The state of emergency imposed in Nelson and Tasman this week because of Cyclone Gita has been lifted.
A spokesman, Roger Ball, said the fuel conservation plan in Golden Bay remained in place, with a $30 fuel limit per vehicle per day.
Relief and welfare operations will continue for the next few days and six response teams are continuing welfare assessments in the Motueka, Riwaka and Brooklyn Valley areas.
The Transport Agency is expected to provide an update this evening on the Takaka Hill highway.
An air operator also said the queues of people waiting to get out of Golden Bay were now lessening.
Lisa Sheppard of Golden Bay Air said they had ferried 250 people out of Takaka since Wednesday.
She said hundreds queued at the Takaka air field over the past two days, and many were still waiting for a seat on a plane.
"And we've probably got a hundred still on the waitlist plus quite a few people now being in contact concerned about whether or not the hill will be open next week.
"We're hanging in there and people are getting to where they need to be."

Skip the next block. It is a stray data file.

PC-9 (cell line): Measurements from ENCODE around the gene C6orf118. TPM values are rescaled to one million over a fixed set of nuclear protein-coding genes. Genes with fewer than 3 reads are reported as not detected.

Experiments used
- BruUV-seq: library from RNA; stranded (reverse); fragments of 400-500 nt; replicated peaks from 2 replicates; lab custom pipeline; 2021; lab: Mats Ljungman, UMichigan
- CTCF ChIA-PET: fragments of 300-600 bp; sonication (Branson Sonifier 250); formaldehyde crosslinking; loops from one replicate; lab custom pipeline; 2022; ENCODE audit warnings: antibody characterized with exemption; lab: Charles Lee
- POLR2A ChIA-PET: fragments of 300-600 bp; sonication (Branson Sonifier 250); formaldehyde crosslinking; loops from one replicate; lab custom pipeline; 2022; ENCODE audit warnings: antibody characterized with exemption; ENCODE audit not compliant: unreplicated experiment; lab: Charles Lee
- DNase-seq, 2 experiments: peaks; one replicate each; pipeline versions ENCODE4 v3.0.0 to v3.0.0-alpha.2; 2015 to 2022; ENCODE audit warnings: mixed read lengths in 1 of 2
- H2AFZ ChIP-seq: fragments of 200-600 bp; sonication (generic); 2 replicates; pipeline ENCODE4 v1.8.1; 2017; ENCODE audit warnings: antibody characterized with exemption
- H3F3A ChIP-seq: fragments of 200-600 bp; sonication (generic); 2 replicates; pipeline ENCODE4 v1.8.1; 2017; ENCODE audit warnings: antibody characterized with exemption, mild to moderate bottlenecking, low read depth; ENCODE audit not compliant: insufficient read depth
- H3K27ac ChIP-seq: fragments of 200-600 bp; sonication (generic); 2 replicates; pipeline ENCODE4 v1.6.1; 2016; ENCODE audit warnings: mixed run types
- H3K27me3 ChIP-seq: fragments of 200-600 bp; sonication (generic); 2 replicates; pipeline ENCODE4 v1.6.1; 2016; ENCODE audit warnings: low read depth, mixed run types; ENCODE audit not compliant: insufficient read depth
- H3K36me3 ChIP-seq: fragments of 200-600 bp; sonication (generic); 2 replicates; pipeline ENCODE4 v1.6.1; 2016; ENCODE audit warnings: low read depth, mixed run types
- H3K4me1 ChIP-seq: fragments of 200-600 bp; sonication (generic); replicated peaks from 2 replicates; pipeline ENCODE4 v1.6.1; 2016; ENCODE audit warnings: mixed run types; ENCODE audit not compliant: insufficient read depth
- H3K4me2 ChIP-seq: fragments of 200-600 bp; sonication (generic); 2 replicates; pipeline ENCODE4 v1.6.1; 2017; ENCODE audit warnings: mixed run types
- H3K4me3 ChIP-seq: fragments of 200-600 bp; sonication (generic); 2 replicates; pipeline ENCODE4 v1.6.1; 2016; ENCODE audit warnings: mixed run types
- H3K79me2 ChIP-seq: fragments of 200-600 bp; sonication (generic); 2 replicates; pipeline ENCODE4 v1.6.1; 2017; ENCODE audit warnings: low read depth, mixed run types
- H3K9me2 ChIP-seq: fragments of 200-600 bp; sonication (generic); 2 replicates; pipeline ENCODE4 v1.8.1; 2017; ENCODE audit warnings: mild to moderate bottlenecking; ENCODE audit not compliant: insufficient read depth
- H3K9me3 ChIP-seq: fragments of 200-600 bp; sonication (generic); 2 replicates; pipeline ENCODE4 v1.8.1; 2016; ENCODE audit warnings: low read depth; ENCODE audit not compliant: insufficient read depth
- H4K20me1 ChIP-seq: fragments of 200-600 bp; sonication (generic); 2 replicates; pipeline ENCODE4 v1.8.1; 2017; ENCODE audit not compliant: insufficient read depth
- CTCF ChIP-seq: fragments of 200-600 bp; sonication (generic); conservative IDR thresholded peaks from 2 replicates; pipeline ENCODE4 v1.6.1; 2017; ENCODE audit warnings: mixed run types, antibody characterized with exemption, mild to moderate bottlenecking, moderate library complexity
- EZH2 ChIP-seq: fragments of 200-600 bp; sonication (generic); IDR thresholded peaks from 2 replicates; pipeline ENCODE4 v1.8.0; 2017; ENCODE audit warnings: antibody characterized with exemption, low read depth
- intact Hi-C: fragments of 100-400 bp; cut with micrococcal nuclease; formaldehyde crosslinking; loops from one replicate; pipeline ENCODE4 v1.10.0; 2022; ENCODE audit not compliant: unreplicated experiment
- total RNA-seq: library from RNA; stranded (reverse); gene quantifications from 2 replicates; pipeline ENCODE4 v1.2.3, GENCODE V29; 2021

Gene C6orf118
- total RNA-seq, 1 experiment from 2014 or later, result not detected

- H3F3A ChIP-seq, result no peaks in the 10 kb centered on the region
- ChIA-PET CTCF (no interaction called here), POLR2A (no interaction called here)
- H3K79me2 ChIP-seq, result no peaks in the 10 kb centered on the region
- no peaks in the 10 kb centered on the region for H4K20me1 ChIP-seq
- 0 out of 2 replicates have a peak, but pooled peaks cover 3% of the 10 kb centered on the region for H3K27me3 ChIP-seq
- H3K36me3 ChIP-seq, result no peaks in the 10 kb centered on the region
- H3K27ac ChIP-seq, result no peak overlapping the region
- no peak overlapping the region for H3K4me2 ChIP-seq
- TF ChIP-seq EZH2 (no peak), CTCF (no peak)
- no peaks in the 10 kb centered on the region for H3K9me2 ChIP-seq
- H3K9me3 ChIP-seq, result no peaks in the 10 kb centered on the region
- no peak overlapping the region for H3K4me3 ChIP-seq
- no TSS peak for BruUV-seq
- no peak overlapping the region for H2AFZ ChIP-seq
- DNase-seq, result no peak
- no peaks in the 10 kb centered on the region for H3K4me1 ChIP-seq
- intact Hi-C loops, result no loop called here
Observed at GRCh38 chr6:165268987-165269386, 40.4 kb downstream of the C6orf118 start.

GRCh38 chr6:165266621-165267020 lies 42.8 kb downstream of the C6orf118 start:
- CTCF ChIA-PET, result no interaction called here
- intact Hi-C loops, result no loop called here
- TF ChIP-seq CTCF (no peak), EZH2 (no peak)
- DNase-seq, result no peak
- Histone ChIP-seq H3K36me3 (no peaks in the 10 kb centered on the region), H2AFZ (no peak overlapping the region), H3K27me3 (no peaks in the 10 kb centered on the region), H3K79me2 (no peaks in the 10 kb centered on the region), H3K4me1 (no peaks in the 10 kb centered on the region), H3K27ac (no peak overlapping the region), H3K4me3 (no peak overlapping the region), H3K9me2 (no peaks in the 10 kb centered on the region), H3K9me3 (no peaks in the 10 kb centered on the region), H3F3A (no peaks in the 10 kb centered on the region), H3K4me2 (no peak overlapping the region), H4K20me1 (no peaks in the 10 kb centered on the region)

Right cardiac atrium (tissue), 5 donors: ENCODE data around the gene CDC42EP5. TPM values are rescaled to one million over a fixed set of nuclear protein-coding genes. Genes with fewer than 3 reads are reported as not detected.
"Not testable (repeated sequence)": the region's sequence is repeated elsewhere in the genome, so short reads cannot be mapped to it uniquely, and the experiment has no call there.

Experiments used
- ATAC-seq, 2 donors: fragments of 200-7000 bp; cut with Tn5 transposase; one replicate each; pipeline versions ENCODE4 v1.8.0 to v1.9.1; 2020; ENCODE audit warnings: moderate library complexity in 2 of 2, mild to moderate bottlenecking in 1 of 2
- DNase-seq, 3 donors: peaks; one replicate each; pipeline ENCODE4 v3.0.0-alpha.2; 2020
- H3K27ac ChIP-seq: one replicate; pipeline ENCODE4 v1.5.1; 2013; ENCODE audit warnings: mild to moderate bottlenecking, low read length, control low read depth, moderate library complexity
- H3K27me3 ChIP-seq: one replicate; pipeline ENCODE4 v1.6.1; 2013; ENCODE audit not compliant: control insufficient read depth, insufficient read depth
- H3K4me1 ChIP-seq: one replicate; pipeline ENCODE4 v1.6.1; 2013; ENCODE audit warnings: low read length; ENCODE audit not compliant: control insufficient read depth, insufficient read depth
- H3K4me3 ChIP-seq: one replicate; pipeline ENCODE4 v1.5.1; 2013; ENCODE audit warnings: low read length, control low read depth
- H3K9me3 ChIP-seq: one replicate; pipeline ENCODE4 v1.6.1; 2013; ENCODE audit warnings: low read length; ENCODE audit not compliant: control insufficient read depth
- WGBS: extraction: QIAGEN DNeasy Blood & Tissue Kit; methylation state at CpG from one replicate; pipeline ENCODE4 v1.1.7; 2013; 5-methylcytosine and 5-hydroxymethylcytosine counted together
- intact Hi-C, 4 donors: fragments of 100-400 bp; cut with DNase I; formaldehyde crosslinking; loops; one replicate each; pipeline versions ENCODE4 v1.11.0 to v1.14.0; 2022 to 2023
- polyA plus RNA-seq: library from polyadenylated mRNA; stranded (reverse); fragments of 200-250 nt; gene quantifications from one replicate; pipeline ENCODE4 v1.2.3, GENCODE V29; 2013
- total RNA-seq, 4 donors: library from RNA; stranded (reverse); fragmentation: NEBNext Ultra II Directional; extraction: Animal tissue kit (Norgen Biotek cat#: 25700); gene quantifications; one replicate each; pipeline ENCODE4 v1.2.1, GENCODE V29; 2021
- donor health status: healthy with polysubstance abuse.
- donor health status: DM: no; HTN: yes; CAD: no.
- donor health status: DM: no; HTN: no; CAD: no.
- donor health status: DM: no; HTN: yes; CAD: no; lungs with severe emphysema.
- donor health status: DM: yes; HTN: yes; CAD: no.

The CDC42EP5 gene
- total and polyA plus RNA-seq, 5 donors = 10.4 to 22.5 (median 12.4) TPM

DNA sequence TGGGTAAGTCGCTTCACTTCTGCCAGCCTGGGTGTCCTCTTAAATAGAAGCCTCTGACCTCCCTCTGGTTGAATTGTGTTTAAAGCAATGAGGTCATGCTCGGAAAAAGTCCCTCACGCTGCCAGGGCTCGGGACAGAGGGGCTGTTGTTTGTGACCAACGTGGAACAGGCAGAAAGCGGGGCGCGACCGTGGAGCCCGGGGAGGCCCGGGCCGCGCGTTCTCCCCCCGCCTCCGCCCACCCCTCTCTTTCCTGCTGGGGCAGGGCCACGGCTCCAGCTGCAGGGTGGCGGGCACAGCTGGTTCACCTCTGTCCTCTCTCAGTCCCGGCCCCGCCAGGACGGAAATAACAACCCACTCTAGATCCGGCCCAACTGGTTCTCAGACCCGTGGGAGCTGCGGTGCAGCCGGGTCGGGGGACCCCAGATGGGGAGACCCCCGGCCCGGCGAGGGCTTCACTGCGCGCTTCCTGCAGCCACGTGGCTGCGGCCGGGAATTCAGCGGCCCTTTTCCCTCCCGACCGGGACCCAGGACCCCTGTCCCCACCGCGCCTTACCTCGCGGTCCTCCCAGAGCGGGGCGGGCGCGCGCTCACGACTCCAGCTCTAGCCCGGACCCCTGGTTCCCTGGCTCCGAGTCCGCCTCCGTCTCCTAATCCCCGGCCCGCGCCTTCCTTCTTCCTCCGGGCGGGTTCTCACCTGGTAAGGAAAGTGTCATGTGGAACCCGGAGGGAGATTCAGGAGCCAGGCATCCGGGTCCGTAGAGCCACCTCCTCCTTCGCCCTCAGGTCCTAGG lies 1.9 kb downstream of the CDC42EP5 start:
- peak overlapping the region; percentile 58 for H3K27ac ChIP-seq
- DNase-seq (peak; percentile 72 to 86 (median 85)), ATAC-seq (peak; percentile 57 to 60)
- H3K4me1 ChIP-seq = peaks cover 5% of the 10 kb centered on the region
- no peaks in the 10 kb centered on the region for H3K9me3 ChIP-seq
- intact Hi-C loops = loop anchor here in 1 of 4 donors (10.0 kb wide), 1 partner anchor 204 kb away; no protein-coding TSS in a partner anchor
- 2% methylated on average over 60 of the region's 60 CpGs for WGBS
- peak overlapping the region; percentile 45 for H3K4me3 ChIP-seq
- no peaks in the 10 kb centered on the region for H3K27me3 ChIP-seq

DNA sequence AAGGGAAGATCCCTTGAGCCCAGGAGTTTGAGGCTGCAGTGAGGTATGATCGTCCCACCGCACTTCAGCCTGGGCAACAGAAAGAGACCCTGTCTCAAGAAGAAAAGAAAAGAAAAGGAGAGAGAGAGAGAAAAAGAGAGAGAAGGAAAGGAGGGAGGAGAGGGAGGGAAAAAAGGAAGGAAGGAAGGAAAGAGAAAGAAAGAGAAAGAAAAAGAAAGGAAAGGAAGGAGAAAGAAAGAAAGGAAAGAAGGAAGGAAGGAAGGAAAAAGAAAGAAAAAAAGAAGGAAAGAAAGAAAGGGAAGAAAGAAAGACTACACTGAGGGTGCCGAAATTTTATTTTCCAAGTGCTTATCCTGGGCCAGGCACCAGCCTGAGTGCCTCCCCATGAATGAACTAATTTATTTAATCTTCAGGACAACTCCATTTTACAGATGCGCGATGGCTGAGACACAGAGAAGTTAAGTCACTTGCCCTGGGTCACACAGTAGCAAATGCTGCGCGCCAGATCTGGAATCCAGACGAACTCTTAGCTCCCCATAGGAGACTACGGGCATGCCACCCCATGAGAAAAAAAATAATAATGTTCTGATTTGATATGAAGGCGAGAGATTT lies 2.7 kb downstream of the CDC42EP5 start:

She said others were finding a way out by boat.
Golden Bay is also rationing fuel after being cut off due to slips on Takaka Hill, the only road in and out of the town, after heavy rain from Cyclone Gita soaked the country on Tuesday.
Yesterday, two barges carrying groceries and other supplies reached Port Tarakohe, near Takaka.
But the delivery did not include petrol, which is starting to worry business owners who are rationing their stock.
Tourists are also starting to worry about the fuel shortage and road closure but many have already left by light aircraft or a water taxi.
Civil Defence yesterday said the limited supply of fuel is being managed with a $30 daily restriction per vehicle per day, exempting emergency services and volunteers helping with the recovery.
But good news may be in sight after Maritime New Zealand granted permission for a commercial barge to bring petrol and gas into the port.
Under its operating certificate, the barge is not normally allowed to carry dangerous goods.
Nelson-Tasman Civil Defence Controller Roger Ball said the availability of the barge was good news.
He said some gas may have already been sent on a barge last night as restaurants and campgrounds are running low.
Food supplies and toilet paper were also running low before the barges arrived.